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Stamford Town Council ‘had to act’ on town centre A-boards

Coun Harrish Bisnauthsing has defended the town council's position after it threatened legal action over signs put out by traders in town centre. The move provoked an outcry from business leaders, as reported by the Stamford Mercury on the front page last week.

Coun Harrish Bisnauthsing has defended the town council's position after it threatened legal action over signs put out by traders in town centre. The move provoked an outcry from business leaders, as reported by the Stamford Mercury on the front page last week.

 

A town councillor has defended a letter sent to traders warning they faced legal action if they did not remove A-boards.

Coun Harrish Bisnauthsing (Lib Dem) believes Stamford Town Council was entirely right to threaten to remove the numerous advertising boards that adorn town centre pavements.

And he rejected claims from Stamford Town Team chairman Tim Lee that the council was using “draconian” methods.

Coun Bisnauthsing said: “We have spoken to the traders, some of whom have up to four or five A-boards in the High Street.

“They are causing a lot of obstruction. Quite a lot of people, especially people using wheelchairs, find it very difficult.”

The letter, sent to a number of traders on February 4, said “numerous” complaints had been received about A-boards. Town clerk Patricia Stuart-Mogg asked traders to removed the board within 21 days or they would be confiscated, with the cost levied on the trader.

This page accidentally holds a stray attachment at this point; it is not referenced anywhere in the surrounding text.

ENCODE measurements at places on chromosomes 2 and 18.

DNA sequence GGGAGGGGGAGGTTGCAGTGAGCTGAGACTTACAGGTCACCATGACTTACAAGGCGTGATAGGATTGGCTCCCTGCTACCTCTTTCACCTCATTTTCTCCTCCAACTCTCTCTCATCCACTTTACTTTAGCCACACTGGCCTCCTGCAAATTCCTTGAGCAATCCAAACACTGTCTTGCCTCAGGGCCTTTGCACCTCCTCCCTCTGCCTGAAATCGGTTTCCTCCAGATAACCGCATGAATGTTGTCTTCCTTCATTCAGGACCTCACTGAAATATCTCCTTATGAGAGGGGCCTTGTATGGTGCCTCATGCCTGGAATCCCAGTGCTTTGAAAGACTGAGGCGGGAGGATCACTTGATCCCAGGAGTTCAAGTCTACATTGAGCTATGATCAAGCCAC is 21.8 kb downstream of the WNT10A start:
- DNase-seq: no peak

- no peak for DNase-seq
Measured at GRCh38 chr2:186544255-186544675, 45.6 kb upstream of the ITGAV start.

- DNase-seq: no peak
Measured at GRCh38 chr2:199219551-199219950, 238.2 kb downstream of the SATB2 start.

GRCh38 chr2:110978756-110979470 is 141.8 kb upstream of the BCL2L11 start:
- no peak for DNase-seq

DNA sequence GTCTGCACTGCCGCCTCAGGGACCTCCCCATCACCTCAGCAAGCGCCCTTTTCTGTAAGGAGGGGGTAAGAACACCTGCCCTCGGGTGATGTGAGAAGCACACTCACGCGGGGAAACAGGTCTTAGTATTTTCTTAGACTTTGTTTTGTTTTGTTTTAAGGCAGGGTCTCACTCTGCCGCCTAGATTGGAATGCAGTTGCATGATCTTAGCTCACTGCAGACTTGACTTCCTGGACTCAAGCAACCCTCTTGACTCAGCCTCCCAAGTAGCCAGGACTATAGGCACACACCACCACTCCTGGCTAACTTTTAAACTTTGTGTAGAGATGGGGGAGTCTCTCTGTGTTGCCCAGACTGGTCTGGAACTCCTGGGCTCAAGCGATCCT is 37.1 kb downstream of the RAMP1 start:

Mr Lee, who is also president of Stamford Chamber of Trade and Commerce, called for compromise. He cited the example of Bristol, where the city council has drawn up a code of conduct for retailers.

But Coun Bisnauthsing said: “We have been trying to get this sorted for more than a year and a half. We have mentioned in to the chamber of trade but they are not interested.”

He added: “Some people have told me they have stopped going in shops with A-boards.

“We want people to use shops but if people are starting to avoid the shops that are putting A-boards out then it is self-defeating.”

The letter was sent on paper headed by the logos of the town council and Lincolnshire County Council, the highways authority.

A county council spokesman said officers had been consulted on the issue of A-boards and had offered advice to the town council, but it had not co-authored the letter.

 

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